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blublu Restaurant (Review)

Mount Healthy eatery offers flavorful Greek cui

By Lora Arduser · January 18th, 2012 · Diner
ac_food_blublu_patrick_mcconnell_1Photo by Patrick McConnell
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The prospect of Greek food on a cold January night sounded pretty inviting, but blublu really outdoes itself in the inviting department. We arrived at the restaurant a little on the early side for dinner, but the Nika family was already busy. Our host/server still politely greeted and seated us before dashing back behind the counter to ring up a carryout order and answer the phone. 

The restaurant is owned and run by brothers Kris and Alex Nika, as well as their mother and sister. On follow-up, Kris told me that the family used to own a restaurant in Athens, Greece; blublu has been open for about eight months in Mount Healthy. The first floor has the kitchen, four two-tops and a counter; the cozy second floor has another eight or so tables. The décor plays up the blublu name with shades of blue paint — the sea and the sky, our host explained. 

They offer a small selection of wine by the glass (chardonnay, merlot and white zinfandel), wines by the bottle and beer, which accompany a larger variety of soft drinks. We settled in with an affordable pinot grigio to look over the menu and give our server a few moments to finish the other 10 things he was in the middle of when we arrived. 

I was sort of wishing I had ordered coffee after a few minutes — old houses like the one blublu is located in are quaint, but they can be a little drafty, too. Luckily, I quickly felt the heat kick in and assumed that our server had instinctively added that to his task list. 

The menu at blublu includes the usual suspects for a Greek restaurant, such as gyros ($5), spanakopita ($3.50) and baklava ($3.50).

But there were less familiar and quite intriguing options, as well, like roasted lamb shank ($9) Greek stew ($8.50), horta (dandelion salad, $5) and blublu pumpkin pie ($4). 

We made a plan to stop back another day to get a gyro and focused on the less common options. We started with a slice of the spanakopita, dolmades ($3.50) and the dandelion salad.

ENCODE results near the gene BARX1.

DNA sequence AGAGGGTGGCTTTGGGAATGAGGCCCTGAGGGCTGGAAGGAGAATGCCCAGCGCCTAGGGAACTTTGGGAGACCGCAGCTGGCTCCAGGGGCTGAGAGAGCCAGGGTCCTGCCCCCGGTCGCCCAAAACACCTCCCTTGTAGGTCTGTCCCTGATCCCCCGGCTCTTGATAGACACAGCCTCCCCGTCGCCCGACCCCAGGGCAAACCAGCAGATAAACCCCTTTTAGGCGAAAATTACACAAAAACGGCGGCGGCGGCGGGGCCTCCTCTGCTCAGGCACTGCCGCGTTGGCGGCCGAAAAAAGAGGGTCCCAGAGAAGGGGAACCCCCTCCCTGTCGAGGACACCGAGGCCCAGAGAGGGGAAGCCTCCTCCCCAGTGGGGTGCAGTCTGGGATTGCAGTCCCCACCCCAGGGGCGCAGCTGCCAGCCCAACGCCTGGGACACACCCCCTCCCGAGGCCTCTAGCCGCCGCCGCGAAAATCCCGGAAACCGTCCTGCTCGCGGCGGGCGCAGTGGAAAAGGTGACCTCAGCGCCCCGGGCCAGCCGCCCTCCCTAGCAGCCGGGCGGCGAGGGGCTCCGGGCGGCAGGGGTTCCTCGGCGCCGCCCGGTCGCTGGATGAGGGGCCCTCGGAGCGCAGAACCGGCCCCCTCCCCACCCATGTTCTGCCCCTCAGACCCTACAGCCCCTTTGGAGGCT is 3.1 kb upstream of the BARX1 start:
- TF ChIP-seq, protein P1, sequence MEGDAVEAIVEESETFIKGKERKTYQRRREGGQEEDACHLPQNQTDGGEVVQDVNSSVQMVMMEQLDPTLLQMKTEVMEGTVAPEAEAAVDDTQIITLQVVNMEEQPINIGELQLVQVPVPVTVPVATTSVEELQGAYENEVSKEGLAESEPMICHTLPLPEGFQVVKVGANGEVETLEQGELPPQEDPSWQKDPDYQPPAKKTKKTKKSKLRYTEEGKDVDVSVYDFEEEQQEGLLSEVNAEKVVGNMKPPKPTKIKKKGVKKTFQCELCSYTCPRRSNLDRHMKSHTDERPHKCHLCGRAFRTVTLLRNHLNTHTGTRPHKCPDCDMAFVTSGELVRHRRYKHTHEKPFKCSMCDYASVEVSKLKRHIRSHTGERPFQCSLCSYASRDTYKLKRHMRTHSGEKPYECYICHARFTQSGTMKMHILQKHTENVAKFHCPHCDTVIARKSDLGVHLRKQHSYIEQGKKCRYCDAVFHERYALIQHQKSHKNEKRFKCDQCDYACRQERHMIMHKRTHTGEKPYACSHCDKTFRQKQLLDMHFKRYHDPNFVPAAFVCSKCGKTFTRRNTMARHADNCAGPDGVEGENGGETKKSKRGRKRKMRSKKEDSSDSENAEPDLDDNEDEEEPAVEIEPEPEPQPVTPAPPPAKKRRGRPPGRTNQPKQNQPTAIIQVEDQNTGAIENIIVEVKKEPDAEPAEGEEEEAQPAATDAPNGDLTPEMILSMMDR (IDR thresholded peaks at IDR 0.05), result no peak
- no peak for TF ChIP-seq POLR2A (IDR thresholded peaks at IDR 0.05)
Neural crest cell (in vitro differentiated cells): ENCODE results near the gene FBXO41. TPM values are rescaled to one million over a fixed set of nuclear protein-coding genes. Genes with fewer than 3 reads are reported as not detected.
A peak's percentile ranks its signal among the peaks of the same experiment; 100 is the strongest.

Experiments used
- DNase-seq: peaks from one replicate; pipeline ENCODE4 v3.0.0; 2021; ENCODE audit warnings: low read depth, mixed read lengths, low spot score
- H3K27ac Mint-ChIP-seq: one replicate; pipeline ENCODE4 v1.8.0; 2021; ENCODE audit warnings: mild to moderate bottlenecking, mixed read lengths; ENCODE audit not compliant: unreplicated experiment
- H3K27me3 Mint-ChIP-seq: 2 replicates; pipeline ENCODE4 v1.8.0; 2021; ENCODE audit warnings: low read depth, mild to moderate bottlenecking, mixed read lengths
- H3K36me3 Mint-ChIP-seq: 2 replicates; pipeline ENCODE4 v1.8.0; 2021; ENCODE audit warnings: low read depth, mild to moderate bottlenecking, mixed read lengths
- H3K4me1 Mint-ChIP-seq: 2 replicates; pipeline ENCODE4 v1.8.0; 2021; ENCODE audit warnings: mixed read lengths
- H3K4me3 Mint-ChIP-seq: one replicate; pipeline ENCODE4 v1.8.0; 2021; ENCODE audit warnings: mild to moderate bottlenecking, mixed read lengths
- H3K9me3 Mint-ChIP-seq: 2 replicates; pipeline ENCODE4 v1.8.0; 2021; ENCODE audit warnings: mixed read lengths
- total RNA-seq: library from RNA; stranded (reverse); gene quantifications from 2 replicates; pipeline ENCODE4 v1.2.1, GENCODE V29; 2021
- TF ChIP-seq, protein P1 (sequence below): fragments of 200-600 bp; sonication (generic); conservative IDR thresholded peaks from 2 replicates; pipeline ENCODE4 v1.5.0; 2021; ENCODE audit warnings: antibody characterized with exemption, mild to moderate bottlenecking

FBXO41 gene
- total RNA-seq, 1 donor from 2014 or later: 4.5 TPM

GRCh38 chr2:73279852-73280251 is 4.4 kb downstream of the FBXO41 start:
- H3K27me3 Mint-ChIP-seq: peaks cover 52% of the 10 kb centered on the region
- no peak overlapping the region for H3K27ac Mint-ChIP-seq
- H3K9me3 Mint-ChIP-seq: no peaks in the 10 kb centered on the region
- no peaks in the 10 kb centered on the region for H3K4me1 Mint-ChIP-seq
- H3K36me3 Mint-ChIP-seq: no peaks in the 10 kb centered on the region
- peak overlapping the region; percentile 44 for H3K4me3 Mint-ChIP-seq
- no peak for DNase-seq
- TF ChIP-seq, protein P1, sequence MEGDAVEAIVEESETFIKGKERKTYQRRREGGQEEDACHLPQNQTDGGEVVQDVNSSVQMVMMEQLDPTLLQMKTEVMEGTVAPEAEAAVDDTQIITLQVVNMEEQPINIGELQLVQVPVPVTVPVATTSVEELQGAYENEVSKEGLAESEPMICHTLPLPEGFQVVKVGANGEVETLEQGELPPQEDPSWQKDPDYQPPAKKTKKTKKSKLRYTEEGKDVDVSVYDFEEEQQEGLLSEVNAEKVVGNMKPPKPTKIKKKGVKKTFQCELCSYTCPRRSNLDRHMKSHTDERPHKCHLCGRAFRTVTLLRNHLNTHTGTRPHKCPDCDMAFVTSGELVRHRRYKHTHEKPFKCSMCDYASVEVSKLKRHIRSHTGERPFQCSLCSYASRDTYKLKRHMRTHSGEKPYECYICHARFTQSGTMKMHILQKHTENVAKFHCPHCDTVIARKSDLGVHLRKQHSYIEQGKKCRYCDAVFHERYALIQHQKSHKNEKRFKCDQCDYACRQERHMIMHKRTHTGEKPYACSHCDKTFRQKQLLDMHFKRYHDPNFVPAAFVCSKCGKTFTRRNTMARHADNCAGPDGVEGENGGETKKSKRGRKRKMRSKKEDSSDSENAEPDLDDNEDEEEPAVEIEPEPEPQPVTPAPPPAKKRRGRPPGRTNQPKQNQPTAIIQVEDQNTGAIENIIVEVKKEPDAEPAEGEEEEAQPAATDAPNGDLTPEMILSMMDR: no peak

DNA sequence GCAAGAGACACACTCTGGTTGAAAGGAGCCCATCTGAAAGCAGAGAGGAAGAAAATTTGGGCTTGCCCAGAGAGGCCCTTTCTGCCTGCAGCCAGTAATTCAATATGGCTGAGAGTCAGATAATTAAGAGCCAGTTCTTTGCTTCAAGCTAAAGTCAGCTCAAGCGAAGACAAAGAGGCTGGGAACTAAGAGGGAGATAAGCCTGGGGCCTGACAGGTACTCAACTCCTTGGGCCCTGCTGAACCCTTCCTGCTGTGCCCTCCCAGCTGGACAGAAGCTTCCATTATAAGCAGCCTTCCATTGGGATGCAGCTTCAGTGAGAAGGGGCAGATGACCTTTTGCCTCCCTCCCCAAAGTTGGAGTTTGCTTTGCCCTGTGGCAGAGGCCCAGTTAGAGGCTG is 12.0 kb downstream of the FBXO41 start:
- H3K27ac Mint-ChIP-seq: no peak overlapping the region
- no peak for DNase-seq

My spanakopita was served home-style (as a square) rather than restaurant style (a triangle). The phyllo sheets were perfectly brown and busting with spinach. The feta played a lesser role in terms of bulk, which encouraged it to be a subtle background for all those earthy greens rather than overpower them. And speaking of greens, the dandelion greens were a nice surprise. They were slightly salty and what I call “bright,” flavored with olive oil and lemon. 

The grape leaves were typical in one sense but atypical in another. Husband had been eating them over the holidays when we were in a Northern Ohio town known for its Lebanese food offerings. According to him, that variety didn’t compare to blublu’s. These were about the size of my little finger. Filled will herbed rice and served warm — they had a velvety mouth feel.

For entrees, we were lucky — they had our two choices on that particular day. (blublu’s menu states that because they make everything in-house some things aren’t available every day, so just be prepared with a second choice in case your first isn’t available. Believe me, there’s plenty from which to choose!)

Portion sizes at blublu are home-style, too — husband’s lamb shank could have easily fit into Fred Flintstone’s hand. The meat was falling-off-the-bone tender and served with tzitiki sauce that was as thick and tangy as sour cream.

My stew came with a side of rice and was a big bowl of veggies — green beans, eggplant, squash, mushrooms, red and green peppers, onions and tomato sauce — that were just accented with bits of pork for flavor. My only complaint was that it could have been warmer when it was served.

As we ate, a woman (who I assumed was Mrs. Nika) peeked around the corner of the wall separating the kitchen and dining room. A smile slowly grew on her face as she saw the room abuzz with happy customers.  

Stuffed to the gills, we couldn’t order dessert, much to our server’s dismay. I did stop back for that gyro and baklava. I gave the gyro an immediate thumbs up but sought an expert opinion again for backup. In true Siskel and Ebert fashion, he added his thumbs up, saying that the meat was “sassy” and the tzitki a little on the sweet side, a nice foil for that honey-laden piece of baklava we were about to dive into. 

Go: blublu Restaurant, 7417 Hamilton Ave., Mount Healthy
Call:
 513-522-0600
Internet
: www.blublurestaurant.com
Hours:
 2-8:30 p.m. Tuesday-Thursday, 2-9 p.m. Friday-Saturday, 1:30 a.m.-7 p.m. Sunday
Entree Prices:
 $7.50-$9
Accessibility:
 Steps for second floor seating

 
 
 
 

 

 
02.20.2012 at 01:18 Reply

Was there this weekend after reading the reviews and visiting their website.  Apparently, the gyros is NOT the ones they posted on their website which I was so looking forward to (slabs of meat piled up on the vertical rotisserie), it was however, the regular packed meatloaf style Cincinnatians are used to eating.  I've asked Kris and he said that they initiallly had the authentic style but the people here were not used to it and thus they have to submit to the plain regular style that you see in every Cincinnati joint that servers gyros.  I was dissapointed since where I came from the authentic style is the real deal!  If anyone knows where I can get this here please let me know!  Opa!

 

 
 
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